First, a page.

This is an entirely handcrafted necklace made from kiln-fired Egyptian faience beads. The techniques and artistry I use are precisely those found in the magnificent ancient Egyptian faience artwork created some 5,000 years ago. The sintered-quartz ceramic I create is made from exactly the same type of minerals the Egyptians drew from the sands of their deserts and the silts of the Nile.
The variegation of color within the verdant Wadj Green faience played against the translucent tones of the Luxor Pearl is a venerable and quite beautiful combination found in many ancient Egyptian wall paintings and artifacts. The amulet is in the design of the Egyptian god Bes. This is a brass amulet with a gold-plated oxidized finish. This necklace is 16 inches long, falling between a choker and princess length. Please note the images shown are of one particular necklace, and are for display purposes only. The necklace you order will undoubtedly have slight variations of the variegated tones and shapes within the beads and amulet. The is the nature of Egyptian Faience and metal casting, and consequently part of it’s beauty and allure.
Bes is a wonderfully complex Egyptian God. While he is known as a fierce warrior against all forces of evil, he is also a comedic god. Bes is particularly protective of women and children, and as a result became the god of childbirth. If any evil spirits were lurking around the birthing chamber, Bes would scare them off by dancing, shouting and shaking his rattle. His squat dwarf stature, pot-belly and comedic face made him a favorite among the Egyptian people. It was said that if a baby suddenly laughed or smiled for no reason, it was because Bes was nearby and making funny faces.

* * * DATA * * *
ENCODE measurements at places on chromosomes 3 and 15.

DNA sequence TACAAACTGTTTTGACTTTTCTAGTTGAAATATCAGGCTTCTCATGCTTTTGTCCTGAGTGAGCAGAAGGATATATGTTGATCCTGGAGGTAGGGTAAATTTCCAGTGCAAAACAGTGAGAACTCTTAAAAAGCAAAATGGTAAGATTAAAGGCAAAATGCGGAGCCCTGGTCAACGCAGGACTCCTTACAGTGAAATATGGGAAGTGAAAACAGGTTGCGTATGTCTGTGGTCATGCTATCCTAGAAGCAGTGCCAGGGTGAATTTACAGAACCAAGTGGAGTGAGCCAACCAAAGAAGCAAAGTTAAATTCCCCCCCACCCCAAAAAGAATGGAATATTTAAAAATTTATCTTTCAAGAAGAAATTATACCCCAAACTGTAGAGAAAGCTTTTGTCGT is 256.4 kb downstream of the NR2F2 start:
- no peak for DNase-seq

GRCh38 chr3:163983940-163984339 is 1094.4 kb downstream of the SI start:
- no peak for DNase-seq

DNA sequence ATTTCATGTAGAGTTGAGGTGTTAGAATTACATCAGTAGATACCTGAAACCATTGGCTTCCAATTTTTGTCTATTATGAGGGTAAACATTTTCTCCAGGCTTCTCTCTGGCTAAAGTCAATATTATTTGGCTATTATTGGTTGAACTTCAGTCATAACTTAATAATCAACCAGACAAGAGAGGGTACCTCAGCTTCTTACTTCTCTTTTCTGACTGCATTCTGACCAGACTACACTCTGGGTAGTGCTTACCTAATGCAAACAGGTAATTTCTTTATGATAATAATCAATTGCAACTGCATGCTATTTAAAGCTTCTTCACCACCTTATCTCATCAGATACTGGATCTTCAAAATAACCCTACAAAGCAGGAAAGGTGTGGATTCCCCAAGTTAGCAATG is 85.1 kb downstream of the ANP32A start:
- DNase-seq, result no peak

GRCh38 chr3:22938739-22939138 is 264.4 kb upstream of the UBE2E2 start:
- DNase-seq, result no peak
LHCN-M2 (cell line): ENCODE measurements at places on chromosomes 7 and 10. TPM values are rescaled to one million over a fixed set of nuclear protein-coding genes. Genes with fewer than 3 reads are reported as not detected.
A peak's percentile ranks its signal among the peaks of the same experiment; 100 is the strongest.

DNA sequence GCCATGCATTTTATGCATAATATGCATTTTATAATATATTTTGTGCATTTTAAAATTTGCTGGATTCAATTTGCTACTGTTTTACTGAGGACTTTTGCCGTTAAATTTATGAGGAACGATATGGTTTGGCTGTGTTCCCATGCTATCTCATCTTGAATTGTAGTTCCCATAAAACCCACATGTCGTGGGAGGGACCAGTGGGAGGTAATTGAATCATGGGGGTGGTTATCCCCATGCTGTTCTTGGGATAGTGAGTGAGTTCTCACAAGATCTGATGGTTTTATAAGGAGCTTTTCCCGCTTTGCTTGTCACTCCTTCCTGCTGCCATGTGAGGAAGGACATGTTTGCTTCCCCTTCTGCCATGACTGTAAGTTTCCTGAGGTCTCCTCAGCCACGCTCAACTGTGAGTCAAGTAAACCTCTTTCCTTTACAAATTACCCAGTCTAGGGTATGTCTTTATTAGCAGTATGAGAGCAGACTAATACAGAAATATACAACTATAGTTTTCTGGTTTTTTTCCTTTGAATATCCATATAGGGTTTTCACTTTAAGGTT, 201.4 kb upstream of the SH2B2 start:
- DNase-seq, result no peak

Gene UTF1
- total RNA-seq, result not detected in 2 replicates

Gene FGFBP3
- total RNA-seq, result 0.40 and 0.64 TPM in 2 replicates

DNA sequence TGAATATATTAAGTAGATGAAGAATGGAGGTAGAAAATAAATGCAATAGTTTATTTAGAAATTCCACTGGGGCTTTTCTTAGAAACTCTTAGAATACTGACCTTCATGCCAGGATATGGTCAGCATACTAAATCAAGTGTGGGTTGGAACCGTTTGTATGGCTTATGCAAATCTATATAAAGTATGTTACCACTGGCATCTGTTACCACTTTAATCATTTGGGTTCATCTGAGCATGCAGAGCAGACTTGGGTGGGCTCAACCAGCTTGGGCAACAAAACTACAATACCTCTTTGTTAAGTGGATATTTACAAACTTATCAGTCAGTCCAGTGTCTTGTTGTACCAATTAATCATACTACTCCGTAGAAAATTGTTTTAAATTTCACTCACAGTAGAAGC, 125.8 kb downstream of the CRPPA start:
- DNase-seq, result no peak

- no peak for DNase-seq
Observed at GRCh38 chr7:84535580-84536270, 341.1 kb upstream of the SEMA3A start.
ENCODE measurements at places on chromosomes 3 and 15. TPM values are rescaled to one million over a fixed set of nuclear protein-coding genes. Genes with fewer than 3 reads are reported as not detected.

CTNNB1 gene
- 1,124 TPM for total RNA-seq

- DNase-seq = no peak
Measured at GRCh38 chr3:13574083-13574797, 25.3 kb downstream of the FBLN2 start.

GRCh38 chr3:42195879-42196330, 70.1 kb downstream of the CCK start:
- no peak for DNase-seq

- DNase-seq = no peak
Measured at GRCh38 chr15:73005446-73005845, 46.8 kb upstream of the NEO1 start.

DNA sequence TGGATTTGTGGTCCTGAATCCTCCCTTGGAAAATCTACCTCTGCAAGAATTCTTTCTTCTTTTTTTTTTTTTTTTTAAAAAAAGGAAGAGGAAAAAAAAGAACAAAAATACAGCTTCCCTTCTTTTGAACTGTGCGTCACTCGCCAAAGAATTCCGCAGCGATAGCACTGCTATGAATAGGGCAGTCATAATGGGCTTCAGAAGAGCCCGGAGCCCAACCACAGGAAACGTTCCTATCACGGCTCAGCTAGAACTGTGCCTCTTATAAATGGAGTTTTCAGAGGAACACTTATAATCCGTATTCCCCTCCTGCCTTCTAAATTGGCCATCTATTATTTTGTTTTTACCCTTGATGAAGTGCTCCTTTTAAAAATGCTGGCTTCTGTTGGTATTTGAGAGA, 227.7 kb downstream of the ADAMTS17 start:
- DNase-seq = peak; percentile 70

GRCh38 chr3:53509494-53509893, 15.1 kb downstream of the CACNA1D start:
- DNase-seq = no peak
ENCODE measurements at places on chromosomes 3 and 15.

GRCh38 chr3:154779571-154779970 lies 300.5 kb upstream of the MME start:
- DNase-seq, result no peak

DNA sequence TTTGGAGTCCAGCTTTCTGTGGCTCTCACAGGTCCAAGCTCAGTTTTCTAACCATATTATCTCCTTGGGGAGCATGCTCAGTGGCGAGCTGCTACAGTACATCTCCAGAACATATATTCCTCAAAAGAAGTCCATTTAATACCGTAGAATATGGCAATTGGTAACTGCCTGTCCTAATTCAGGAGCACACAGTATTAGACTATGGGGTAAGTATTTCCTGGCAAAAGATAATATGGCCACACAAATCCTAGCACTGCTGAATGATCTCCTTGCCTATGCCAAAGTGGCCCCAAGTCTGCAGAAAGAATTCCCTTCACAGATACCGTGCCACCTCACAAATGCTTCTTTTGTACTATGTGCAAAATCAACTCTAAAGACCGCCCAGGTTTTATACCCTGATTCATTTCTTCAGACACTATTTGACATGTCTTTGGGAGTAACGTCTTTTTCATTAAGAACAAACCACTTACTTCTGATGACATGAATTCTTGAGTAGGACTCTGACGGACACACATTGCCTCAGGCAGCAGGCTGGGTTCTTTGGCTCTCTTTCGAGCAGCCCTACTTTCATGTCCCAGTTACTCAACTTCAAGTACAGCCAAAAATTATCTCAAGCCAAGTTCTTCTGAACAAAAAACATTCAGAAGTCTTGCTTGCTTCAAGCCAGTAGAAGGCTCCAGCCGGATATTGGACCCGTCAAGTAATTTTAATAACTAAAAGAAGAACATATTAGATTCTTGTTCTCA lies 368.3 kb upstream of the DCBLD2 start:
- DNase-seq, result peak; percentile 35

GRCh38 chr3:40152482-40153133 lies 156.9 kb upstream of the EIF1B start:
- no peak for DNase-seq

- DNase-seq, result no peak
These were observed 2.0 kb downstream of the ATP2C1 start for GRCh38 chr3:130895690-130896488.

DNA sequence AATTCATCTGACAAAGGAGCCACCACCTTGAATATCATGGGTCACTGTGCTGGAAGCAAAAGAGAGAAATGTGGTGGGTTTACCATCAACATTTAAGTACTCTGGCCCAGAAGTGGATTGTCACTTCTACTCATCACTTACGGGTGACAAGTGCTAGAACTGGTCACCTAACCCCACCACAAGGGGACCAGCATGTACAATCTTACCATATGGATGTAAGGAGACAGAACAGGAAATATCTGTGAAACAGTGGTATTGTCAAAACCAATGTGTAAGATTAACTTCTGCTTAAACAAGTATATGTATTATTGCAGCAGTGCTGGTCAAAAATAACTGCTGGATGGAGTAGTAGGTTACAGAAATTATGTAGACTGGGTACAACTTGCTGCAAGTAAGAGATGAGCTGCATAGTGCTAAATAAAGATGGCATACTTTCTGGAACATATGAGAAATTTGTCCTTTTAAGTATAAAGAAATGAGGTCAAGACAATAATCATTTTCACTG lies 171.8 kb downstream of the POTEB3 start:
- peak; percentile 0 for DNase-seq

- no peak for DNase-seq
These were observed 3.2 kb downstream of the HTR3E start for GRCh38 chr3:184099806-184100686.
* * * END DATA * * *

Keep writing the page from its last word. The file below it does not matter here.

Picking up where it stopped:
The Ancient Egyptian “Ba” is a spiritual entity often depicted as a human-headed bird. It is essentially a part of one’s soul that can travel between the worlds of the living and the dead. In many aspects it is similar to our own western concept of the soul. However the ancient Egyptians held that the Ba was more of a spirit that evoked an “impression” or “effect”, even a “reputation” before others, of one’s true and primal nature. Hence, the Ba becomes much more than our own understanding of one’s soul, as it is also the impression one makes with her soul. Later, the Greeks would adopt the word “psyche” in place of the Egyptian Ba. The designs within this collection were created with the aspiration to imbue these pieces of this spirit.